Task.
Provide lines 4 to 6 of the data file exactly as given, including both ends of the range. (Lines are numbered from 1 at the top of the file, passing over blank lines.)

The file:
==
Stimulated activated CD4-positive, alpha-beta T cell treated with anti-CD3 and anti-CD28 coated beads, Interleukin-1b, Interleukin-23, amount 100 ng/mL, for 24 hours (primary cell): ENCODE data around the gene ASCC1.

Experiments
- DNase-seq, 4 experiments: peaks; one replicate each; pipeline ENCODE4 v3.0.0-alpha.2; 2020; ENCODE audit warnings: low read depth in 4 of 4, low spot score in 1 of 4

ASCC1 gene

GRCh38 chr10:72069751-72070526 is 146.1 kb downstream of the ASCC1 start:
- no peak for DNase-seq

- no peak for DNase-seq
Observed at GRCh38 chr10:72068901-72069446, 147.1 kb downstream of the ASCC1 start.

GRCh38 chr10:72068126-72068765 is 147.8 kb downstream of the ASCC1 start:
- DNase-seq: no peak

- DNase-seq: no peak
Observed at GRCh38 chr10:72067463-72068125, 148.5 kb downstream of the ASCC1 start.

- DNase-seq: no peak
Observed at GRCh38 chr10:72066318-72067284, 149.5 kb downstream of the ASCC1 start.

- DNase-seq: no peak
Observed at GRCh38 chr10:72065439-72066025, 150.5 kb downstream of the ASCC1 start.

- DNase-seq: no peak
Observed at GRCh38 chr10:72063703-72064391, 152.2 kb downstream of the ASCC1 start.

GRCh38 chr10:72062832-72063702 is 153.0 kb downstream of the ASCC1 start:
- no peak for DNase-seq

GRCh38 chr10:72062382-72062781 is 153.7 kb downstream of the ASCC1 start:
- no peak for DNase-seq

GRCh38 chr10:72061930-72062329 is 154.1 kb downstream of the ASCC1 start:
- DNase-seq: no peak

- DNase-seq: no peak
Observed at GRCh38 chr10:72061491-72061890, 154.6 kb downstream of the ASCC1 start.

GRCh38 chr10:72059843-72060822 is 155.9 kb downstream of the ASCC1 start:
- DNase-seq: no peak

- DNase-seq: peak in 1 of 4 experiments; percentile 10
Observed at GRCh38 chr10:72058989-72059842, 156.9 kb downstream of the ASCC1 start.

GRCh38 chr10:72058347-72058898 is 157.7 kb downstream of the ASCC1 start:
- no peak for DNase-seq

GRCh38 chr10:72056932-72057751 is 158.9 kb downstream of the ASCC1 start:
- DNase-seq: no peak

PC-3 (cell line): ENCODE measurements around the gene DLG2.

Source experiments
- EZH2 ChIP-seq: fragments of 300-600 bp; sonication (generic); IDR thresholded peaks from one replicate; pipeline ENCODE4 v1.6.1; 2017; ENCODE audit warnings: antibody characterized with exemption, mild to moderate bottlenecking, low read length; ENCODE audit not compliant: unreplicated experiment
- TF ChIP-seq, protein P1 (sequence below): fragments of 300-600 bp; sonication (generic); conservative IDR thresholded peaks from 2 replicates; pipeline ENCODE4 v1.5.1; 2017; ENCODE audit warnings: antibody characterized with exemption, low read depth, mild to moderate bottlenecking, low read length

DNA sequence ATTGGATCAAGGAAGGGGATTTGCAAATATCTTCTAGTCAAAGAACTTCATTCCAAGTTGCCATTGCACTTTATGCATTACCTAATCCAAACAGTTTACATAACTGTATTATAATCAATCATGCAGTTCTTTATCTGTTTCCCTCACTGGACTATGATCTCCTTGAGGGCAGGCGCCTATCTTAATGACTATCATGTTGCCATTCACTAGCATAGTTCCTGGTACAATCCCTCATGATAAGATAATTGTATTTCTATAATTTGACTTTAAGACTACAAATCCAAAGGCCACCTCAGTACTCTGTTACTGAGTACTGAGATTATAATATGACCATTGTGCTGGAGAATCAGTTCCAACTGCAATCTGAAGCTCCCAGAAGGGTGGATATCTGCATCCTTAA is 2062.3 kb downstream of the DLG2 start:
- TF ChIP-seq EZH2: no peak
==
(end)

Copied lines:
ASCC1 gene

GRCh38 chr10:72069751-72070526 is 146.1 kb downstream of the ASCC1 start:
- no peak for DNase-seq